and Media Matters that call out the connections to clear
      racist and xenophobic ideologies, groups such as the
      Federation for American Immigration Reform are routinely
      called on to give testimony in Congress or provide comments
      for news stories. Their racism skews the bounds of
      reasonable discourse about immigrants - and as a result sets
      extreme new bounds for reasonable policy, too.

      As economic insecurity heightens, Americans and Europeans
      who would otherwise support rational and human polices on
      migration - polls consistently find vast majorities in this
      camp - are drawn into fear. It becomes socially acceptable,
      and even personally necessary, to scapegoat or become
      violent towards someone else - namely, immigrants.

      In this polarized environment, some policy makers have
      fueled the frenzy by embracing restrictionist policies that
      further criminalize immigrants. The success in exploiting
      fear in an increasingly fragile economic environment has led
      to fringe political parties across the world coming into
      power for the first time.

      The Guardian has documented the rise of these fringe parties
      in Europe to "such a degree that they are now in the
      position of propping up governments." Parties that espouse
      anti-Muslim views have gained ground, and state-sponsored
      policies that ban core practices of Islam (such as burkhas
      in France or minarets in Switzerland) are increasingly
      common. In the U.S., politicians who hold extreme anti-
      immigrant views are now in positions of power in the House
      of Representatives and are expected to introduce
      unprecedentedly regressive legislation, including an attempt
      to amend the Constitution's birthright-citizenship clause.

      Some are also pushing back, recognizing the real danger we
      face of escalating violence and polarization. In early 2010,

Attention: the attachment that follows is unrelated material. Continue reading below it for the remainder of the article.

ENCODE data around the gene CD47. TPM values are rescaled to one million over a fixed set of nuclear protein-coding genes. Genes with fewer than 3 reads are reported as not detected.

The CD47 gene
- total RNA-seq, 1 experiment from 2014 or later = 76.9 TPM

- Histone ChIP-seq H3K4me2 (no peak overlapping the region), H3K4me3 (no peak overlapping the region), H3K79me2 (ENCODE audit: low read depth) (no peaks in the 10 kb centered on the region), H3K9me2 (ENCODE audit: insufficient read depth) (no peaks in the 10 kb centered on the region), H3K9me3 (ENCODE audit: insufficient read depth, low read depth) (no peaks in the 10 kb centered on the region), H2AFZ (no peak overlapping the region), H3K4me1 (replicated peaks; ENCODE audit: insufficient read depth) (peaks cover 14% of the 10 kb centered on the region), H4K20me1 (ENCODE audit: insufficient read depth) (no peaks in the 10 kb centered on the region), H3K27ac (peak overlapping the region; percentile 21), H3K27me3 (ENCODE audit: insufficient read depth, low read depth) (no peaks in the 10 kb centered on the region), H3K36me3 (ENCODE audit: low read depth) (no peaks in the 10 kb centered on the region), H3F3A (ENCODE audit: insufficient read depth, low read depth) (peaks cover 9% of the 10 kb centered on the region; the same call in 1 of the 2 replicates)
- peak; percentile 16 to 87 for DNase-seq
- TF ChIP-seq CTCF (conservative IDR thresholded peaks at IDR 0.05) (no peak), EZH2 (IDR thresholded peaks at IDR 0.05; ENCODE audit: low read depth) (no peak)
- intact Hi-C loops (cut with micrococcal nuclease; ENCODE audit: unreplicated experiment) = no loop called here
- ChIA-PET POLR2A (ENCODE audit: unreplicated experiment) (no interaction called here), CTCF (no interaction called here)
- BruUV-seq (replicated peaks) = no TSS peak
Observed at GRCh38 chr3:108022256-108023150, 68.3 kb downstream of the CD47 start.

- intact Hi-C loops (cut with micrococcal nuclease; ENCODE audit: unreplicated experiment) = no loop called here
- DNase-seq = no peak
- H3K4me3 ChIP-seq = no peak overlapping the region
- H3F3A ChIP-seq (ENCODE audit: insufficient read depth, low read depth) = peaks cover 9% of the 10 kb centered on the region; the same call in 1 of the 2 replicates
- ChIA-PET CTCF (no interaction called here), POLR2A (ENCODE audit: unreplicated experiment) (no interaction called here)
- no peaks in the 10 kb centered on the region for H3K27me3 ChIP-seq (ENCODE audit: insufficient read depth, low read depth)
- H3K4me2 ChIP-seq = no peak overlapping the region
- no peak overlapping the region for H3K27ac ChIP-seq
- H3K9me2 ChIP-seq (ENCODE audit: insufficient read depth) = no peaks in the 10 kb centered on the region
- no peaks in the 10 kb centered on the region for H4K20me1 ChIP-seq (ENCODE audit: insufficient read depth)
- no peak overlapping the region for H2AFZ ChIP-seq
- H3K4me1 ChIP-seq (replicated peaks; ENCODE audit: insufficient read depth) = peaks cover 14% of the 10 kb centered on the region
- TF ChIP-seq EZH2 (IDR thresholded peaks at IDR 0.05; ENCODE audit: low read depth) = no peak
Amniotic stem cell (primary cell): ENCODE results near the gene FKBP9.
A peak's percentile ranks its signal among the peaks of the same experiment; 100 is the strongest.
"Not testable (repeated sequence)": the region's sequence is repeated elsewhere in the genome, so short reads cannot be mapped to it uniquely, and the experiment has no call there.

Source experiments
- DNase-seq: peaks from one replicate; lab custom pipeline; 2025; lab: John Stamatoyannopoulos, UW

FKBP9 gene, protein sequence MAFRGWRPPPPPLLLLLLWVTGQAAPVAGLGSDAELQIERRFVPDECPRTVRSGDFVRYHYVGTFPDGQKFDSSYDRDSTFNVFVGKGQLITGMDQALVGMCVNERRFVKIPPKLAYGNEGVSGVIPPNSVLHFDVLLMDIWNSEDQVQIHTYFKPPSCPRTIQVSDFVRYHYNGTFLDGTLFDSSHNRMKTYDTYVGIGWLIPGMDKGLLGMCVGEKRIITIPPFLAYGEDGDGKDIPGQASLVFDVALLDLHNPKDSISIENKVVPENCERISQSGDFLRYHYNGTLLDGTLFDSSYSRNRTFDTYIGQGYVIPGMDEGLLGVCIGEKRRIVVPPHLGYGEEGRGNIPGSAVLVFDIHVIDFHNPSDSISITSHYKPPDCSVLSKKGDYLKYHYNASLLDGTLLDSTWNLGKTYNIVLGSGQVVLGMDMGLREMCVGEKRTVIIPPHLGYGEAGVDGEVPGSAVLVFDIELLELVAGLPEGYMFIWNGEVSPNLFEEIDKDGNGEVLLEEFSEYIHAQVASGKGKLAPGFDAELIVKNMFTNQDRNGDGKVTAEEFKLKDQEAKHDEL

Pope Benedict XVI, reacting to the riots in Southern Italy
      in which African immigrants were attacked, reminded people
      that, "An immigrant is a human being, different in
      background, culture and tradition, but a person to be
      respected, and possessing rights and duties. ...Violence
      must never be a way to resolve differences."

      We need to push back more - and take the hate out of the
      debate. It's time to stop using racist, fear-mongering
      language that promotes and even condones violence. It's time
      to create space for a rational, thoughtful and humane
      discussion around migration and immigration policies that
      support the economic and moral need for managed flows of
      people. Join me in celebrating International Migrants Day by
      taking a simple but significant stand for humanity. Take the
      pledge and Drop the I-Word.

      [Pramila Jayapal is the founder and Executive Director of
      OneAmerica. She is an immigrant from India and has spent
      over twenty years working for social justice, both
      internationally and domestically. Under her leadership,
      OneAmerica has achieved significant policy change in
      Washington State, leading efforts to win numerous victories
      for immigrants including: a New Americans Executive Order
      signed by Washington Governor Chris Gregoire, a
      comprehensive plan to address the needs of immigrant
      communities in Seattle, an ordinance preventing any City of
      Seattle employee from inquiring about immigration status,
      and numerous resolutions at the city and county level
      upholding the human rights and dignity of immigrants and
      affirming the need for comprehensive immigration reform.
      Also under her leadership, OneAmerica has engaged in the
      first large-scale immigrant voter registration program in
      the state, registering tens of thousands of new citizens to
      vote and organizing within immigrant communities to engage
      and involve immigrants in democracy. Nationally, Pramila
      has helped to lead the fight for due process and
      comprehensive immigration reform, serving as Vice Chair of
      the Rights Working Group national coalition as well as on
      the Executive Committee of the Fair Immigration Reform
      Movement. In 2008, she was appointed by Governor Gregoire
      as Vice Chair of the New Americans Policy Council.]